Coming from an enterprise pedigree, Ubiquiti has packed a lot of features and configuration into a smart looking smartphone app. The app simplifies the setup process by using BlueTooth to make the initial connection for setup. All that is required is to enter and SSID and password and you're up and running. Configuration without the app is also possible by connecting a PC (or tablet) to the ad-hoc network the router creates on startup. Once connected, you access the Amplifi through a web interface and run through the usual steps for configuring a typical home router. This method is obviously less user-friendly than the app, but doesn't take much more effort if going the DHCP route. The downside to that is the web interface is a bit basic, so if you have an objection to using the app this may be an issue for you.

The Amplifi HD is a full featured router, supporting bridge mode, PPPoE, DHCP with static leasing controls, MAC cloning (for where your ISP connection is MAC based), port forwarding rules, a full firewall, and guest networks, all configurable through the app. Configuration options are limited however, for example you can only have a single DHCP scope, and firewall controls are limited to port forwarding rules. You can however use the band steering and router steering features to control where and how devices connect. 5Ghz devices can be steered to use that band by preference, or you can configure separate SSIDs on each band if you want to be sure, while router steering tries to get devices to connect directly to the base rather than the mesh points if possible. This is primarily to reduce latency if that's an issue for you.

There are a few useful diagnostic tools too. You can view throughput as a bar graph over the recent time period, plus current up and down values, as well as total upload and download usage. The app also contains it's own speed test functionality (upload, download and ping), with historical results similar to online speed testers. Finally, there is a diagnostic screen, which runs through some standard checks to ensure your configuration is set up properly (such as network settings, outbound connectivity, and the status of the mesh points).

 Image: Ubiquiti Inc.

Image: Ubiquiti Inc.

 Image: Ubiquiti Inc.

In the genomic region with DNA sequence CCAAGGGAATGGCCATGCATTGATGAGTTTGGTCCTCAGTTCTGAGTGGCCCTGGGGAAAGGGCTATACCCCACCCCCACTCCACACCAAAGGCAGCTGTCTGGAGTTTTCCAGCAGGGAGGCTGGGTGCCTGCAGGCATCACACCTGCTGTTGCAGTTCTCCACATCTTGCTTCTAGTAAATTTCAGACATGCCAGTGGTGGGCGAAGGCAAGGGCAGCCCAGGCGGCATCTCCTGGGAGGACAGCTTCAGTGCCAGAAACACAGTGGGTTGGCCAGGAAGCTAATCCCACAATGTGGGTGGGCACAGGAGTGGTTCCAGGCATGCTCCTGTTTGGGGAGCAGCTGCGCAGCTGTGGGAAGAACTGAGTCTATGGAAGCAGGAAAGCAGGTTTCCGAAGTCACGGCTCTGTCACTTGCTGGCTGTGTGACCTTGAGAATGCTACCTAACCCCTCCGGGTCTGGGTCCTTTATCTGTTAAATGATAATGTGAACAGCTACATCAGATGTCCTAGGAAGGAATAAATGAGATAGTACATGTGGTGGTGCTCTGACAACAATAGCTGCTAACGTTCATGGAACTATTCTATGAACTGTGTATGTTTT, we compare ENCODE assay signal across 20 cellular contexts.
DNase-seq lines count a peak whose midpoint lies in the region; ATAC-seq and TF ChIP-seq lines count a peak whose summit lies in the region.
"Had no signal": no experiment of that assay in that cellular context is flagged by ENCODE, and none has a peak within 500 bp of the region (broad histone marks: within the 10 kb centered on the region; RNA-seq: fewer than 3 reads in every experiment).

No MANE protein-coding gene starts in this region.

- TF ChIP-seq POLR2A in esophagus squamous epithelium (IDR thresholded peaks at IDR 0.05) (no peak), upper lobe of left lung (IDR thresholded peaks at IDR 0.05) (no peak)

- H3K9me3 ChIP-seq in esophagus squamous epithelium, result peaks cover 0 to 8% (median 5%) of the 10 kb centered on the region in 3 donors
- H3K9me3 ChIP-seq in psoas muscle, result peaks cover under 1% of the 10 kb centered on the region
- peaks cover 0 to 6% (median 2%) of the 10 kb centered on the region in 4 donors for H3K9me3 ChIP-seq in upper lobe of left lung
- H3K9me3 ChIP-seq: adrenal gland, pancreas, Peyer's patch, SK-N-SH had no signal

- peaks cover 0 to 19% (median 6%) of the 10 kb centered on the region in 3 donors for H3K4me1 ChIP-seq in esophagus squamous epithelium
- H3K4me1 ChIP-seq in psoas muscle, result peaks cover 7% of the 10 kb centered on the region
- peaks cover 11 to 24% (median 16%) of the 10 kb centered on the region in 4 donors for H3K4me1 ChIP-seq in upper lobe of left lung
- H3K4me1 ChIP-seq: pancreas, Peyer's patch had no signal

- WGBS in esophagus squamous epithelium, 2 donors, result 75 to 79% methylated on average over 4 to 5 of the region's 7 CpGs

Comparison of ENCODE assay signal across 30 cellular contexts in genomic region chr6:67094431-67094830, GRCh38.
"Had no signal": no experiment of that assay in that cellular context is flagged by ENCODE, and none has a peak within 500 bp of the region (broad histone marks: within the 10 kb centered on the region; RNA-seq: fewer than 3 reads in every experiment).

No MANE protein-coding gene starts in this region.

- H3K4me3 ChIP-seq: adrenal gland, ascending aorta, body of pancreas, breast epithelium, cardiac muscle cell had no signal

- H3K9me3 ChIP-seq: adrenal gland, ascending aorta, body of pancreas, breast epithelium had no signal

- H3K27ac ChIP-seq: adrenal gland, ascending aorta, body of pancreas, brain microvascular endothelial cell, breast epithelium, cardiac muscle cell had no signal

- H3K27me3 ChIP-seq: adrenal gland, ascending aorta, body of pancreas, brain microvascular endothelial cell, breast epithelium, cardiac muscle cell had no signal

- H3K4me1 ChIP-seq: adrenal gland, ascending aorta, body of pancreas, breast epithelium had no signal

Image: Ubiquiti Inc.

In terms of access control, Amplifi offers both a Guest network function, and Family profiles. The guest network is designed to provide some greater control by allowing you to limit the number of connections, and the time period it can be used. Handy for casual visitors, but the hard limit of 10 connections is a bit frustrating if you want to use it for IoT purposes.

Family profiles allow for associating devices with specific family members, and then defining when particular people can access the internet using schedules. Alternatively, specific devices can be 'paused' to cut them off at will. The device display in the app provides useful info at a glance, including the band that the device is on, and it's current throughput. Looking at the details page of a device also provides useful info, such as the mesh point it's connected to, its up and down bitrate, and signal strength, along with the usual TCP/IP info.

Find reviews of the Amplifi HD at BGR , GadgetReview, and a thorough one from MacWorld.

Google Wifi

 Image: Google Inc.

Image: Google Inc.

Released in November 2016, Google Wifi ups the ante on their own OnHub device by adding mesh capability to the mix. Google's approach here is simplicity and flexibility with an extensible system. 

The router and mesh units are actually all the same device. You can get them in single or three packs, each being a small cylindrical unit with two Ethernet ports and a power adapter. The primary device allocates one of the Ethernet ports to the WAN uplink, while the rest are Ethernet connection points for whatever you need. While each unit needs a power brick and cable it means that you get a two port switch at each location, which can be quite handy.